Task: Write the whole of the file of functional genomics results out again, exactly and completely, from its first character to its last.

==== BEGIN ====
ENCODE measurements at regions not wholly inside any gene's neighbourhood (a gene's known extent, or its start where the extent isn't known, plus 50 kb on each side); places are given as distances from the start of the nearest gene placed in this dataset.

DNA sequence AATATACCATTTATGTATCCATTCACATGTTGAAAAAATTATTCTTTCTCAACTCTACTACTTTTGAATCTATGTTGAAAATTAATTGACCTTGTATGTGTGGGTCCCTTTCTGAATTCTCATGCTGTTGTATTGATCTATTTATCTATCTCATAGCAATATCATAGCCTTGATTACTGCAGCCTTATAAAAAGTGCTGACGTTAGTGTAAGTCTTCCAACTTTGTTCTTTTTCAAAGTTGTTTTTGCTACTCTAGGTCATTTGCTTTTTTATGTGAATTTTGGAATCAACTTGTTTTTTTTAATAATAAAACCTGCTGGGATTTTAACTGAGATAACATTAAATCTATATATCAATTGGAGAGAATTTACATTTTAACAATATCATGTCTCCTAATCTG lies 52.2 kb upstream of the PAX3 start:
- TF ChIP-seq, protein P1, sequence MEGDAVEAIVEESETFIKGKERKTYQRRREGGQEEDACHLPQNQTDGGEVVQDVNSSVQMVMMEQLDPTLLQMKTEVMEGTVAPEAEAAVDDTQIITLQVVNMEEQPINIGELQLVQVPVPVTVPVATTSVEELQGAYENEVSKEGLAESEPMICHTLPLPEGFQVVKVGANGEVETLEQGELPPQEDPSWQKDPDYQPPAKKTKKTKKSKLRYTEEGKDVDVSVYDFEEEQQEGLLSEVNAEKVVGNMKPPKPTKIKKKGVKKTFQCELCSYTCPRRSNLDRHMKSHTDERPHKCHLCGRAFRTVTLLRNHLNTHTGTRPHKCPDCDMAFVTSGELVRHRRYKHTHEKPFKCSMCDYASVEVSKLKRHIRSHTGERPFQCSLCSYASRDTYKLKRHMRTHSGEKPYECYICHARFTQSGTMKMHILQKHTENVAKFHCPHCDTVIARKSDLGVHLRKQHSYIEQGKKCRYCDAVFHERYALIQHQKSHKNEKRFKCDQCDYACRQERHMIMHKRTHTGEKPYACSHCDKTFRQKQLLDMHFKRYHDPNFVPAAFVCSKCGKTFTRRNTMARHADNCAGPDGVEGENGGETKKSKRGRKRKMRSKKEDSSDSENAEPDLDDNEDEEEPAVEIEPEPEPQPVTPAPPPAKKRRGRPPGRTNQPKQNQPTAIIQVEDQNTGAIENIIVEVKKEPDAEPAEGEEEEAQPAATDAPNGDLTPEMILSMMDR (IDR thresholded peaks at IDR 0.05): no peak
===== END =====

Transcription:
ENCODE measurements at regions not wholly inside any gene's neighbourhood (a gene's known extent, or its start where the extent isn't known, plus 50 kb on each side); places are given as distances from the start of the nearest gene placed in this dataset.

DNA sequence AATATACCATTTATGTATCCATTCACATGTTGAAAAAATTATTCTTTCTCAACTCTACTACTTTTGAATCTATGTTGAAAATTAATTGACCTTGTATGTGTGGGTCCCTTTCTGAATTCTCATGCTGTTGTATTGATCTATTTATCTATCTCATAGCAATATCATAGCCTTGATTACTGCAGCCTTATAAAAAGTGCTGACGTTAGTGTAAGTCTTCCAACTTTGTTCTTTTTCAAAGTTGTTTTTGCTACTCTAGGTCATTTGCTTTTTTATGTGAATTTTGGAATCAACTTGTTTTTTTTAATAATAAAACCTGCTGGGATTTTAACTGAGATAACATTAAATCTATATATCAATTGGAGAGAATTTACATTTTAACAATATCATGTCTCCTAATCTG lies 52.2 kb upstream of the PAX3 start:
- TF ChIP-seq, protein P1, sequence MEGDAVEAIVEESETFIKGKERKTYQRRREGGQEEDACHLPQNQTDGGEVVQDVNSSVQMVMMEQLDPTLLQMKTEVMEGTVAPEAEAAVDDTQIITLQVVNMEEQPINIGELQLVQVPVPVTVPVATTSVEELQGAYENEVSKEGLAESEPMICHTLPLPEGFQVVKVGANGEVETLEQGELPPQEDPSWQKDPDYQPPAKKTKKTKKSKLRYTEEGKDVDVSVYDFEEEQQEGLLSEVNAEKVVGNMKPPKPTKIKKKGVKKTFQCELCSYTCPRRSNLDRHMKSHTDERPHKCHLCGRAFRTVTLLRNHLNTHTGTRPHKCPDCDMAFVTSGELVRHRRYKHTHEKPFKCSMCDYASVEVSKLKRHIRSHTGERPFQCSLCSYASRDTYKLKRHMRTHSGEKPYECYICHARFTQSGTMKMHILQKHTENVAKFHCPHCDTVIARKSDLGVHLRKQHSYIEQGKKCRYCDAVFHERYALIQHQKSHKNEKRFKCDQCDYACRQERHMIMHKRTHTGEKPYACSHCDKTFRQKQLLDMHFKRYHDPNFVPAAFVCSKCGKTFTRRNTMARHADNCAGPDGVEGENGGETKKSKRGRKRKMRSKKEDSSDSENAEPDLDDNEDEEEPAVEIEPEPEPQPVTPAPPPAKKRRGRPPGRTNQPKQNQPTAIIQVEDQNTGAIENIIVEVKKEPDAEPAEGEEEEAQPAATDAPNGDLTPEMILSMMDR (IDR thresholded peaks at IDR 0.05): no peak